When: Saturday June 19, 14:00 BST
How to watch: BBC
On paper, this one looks like a simple routine win for France, although there is a little more intrigue attached to it than that.
There is no doubting the almost obscene array of quality that the French have at their disposal, and they made an early statement of intent by beating Germany relatively comfortably in their own back yard in their opening match.
That said, the Budapest crowd has been one of the stars of the tournament so far in its own right, and they may just help make things interesting.
Previous three meetings
France 2-1 Hungary (Friendly - May 31, 2005)
You have to go back a long way to find the last clash between these two sides, who are both international powerhouses from very different eras.
France were a fading force in 2005, but they still had enough to earn a narrow home friendly win against the stubborn Hungarians in Metz.
Hungary 1-3 France (Friendly - March 28, 1990)
A certain Mr Eric Cantona ran the show the last time France played a match in Budapest. That's how long ago it is.
The French were coached by legend Michel Platini back then, and Cantona helped himself to two goals with captain Franck Sauzee adding the third.
Attila Pinter, meanwhile, scored from the spot for Hungary.
France 3-0 Hungary (World Cup finals - June 09, 1986)
While Platini was the French coach in 1990, he was the star of the team when these two countries met in Mexico at the 1986 World Cup.
Neither he nor fellow star-name Jean-Pierre Papin got on the scoresheet though, despite French dominance.
Yannick Stopyra gave France a first half lead and Jean Tigana and Dominique Rocheteau added some gloss later on.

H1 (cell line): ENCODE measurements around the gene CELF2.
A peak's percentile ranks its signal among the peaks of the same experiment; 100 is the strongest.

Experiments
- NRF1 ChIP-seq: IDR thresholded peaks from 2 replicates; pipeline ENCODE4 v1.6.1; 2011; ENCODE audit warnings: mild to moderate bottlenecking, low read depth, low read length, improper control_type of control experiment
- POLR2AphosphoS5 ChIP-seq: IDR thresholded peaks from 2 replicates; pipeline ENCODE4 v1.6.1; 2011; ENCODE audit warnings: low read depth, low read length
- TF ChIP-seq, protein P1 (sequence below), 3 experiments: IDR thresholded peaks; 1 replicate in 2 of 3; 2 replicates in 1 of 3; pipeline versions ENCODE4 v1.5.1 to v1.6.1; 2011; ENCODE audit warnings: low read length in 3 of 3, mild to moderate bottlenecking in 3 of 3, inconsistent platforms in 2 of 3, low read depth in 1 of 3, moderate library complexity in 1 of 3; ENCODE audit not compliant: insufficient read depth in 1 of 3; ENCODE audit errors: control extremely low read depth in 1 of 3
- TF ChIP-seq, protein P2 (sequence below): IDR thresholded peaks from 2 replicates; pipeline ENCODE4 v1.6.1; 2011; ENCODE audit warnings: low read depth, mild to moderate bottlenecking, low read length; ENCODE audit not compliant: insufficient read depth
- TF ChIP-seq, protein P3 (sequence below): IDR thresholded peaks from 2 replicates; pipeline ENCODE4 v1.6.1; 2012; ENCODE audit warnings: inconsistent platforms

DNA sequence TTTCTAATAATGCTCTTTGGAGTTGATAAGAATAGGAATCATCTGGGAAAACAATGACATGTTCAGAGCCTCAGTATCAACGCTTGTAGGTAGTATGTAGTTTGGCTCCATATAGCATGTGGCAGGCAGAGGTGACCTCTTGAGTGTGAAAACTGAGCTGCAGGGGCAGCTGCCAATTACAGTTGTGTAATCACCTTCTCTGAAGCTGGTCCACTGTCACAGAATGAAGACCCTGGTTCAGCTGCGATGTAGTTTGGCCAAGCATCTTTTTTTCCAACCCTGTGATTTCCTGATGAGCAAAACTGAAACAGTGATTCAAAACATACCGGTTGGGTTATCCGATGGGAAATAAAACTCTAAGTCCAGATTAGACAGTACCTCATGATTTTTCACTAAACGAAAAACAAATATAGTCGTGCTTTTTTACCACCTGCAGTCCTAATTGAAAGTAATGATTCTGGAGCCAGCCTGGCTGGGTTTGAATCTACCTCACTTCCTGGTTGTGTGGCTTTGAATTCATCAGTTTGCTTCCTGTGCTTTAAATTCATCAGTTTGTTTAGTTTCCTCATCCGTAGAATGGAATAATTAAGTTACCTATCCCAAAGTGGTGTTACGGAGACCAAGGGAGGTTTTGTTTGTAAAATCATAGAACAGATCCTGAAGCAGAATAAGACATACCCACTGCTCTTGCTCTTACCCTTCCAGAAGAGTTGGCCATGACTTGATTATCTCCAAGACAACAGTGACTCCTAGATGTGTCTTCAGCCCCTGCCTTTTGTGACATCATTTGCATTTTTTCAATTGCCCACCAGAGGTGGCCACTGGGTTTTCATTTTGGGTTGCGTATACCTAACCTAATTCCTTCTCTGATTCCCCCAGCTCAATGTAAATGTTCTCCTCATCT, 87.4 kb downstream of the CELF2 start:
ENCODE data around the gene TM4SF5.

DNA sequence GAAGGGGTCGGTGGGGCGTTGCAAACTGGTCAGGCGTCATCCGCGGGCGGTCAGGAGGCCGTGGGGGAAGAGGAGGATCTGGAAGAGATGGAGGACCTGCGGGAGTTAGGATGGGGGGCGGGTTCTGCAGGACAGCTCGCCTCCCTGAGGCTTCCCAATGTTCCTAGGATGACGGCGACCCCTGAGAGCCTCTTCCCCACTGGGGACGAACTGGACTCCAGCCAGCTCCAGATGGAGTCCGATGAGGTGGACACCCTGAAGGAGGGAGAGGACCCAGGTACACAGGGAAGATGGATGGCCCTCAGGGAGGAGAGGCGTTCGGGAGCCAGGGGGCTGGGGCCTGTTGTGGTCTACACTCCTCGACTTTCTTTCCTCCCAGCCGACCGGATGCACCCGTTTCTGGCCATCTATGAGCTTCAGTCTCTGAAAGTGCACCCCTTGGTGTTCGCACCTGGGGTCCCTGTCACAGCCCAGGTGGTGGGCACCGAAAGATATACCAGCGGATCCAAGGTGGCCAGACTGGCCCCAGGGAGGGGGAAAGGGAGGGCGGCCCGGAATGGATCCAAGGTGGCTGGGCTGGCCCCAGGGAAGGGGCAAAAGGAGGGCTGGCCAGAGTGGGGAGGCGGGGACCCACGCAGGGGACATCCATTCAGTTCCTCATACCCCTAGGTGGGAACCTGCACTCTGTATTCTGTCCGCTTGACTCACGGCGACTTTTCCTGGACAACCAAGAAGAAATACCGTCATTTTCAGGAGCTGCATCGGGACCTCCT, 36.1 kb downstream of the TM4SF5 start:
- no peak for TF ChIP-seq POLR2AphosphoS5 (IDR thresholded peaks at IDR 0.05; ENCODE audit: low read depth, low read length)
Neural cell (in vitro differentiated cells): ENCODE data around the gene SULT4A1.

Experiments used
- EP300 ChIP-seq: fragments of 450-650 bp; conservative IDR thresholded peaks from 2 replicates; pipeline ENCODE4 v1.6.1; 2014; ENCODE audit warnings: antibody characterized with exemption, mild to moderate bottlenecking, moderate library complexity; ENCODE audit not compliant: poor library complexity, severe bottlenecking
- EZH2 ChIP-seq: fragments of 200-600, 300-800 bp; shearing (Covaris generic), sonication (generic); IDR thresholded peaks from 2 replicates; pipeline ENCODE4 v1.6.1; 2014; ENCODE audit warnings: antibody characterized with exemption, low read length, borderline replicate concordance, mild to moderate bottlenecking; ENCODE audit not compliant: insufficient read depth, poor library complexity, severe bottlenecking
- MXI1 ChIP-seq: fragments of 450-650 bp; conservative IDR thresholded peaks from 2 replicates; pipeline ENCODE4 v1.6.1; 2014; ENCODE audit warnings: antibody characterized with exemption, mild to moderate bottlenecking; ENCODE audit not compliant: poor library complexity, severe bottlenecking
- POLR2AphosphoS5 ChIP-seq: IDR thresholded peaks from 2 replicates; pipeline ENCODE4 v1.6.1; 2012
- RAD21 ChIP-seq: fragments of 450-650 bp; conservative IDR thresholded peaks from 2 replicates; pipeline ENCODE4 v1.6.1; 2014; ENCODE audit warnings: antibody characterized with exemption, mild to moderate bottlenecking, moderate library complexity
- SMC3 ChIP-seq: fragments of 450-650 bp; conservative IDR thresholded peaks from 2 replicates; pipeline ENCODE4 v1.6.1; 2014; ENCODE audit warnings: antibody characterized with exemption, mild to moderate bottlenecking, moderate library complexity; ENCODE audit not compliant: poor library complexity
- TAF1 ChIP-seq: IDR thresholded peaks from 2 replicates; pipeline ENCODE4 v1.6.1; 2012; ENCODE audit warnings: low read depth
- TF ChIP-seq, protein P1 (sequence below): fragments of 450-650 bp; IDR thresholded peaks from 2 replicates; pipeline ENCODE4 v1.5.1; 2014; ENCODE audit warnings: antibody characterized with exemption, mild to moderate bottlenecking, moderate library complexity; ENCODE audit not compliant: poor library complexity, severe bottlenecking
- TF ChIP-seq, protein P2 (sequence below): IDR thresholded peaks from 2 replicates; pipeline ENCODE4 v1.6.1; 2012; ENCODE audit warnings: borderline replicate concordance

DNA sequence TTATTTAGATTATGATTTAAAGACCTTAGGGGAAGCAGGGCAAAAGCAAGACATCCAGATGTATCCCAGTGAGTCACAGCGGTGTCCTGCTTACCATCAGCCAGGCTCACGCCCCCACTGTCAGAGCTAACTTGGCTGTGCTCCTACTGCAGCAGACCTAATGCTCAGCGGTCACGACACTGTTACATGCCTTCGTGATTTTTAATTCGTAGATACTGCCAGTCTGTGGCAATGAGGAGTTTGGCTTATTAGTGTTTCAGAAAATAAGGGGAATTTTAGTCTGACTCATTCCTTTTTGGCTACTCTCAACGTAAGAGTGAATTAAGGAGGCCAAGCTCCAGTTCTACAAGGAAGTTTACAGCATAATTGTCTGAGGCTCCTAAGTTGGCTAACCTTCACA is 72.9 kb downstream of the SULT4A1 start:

France the team to beat
The French arrived at the tournament as the favourites and they certainly justified that tag in their opening match.
The Germany team they beat was not a vintage one, but it's still a very good one, and to beat them in Munich was something of a statement of intent.
It was also a match in which everything we expected from France was on full display: Rigidity at the back, power in midfield, and pace in attack.
The challenges that Hungary will pose them will likely not be as great, but they will be different. France are unlikely to be allowed to play their frightening counter-attacking football, so they onus may be on craft rather than power.
Goalkeepers: Hugo Lloris, Steve Mandanda, Mike Maignan
Defenders: Lucas Digne, Leo Dubois, Lucas Hernandez, Presnel Kimpembe, Jules Kounde, Clement Lenglet, Benjamin Pavard, Raphael Varane, Kurt Zouma
Midfielders: N'Golo Kante, Thomas Lemar, Paul Pogba, Adrien Rabiot, Moussa Sissoko, Corentin Tolisso
Forwards: Wissam Ben Yedder, Karim Benzema, Kingsley Coman, Ousmane Dembele, Olivier Giroud, Antoine Griezmann, Kylian Mbappe, Marcus Thuram
Hungary the spoilers
When you are drawn in a tournament group alongside France, Portugal, and Germany, no one is going to begrudge you playing defensive, spoiling football.
The simple fact is that Hungary don't have the talent to take on those teams in an open game of football, so it will probably be a case of sitting in and inviting their opposition to beat themselves.
Hungary came very close to getting a point out of Portugal, who needed to wait until the 84th minute to finally break them down, and even then they needed the help of a deflection.
The backing of an incredible crowd in Budapest helped them, although one does wonder how much energy that rear-guard action against Portugal sapped from them, especially since it came without reward.
Goalkeepers: Peter Gulaasi, Denes Dibusz, Adam Bogdan
Defenders: Gergo Lovrencsics, Endre Botka, Adam Lang, Akos Kecskes, Attila Fiola , Willi Orban, Attila Szalai, Bendeguz Bolla
Midfielders: Loic Nego, Adam Nagy, Laszlo Kleinheisler, David Siger, Andras Schafer, Tamas Cseri, Filip Holender
Forwards: Adam Szalai, Roland Sallai, Nemanja Nikolic, Kevin Varga, Roland Varga , Szabolcs Schon, Janos Hahn
Hungary wins: 12
France wins: 8
Space around the Hungary box is likely to be at a premium for France, and that may not suit Kylian Mbappe's considerable talents.
The emphasis may instead fall on the midfield to produce something special to break the deadlock, and that brings Paul Pogba into play in terms of the first goalscorer market.
As far as Hungary are concerned, they may need to rely on set-pieces, so experienced schemer Adam Szalai at 10/1 for the first goal looks decent value.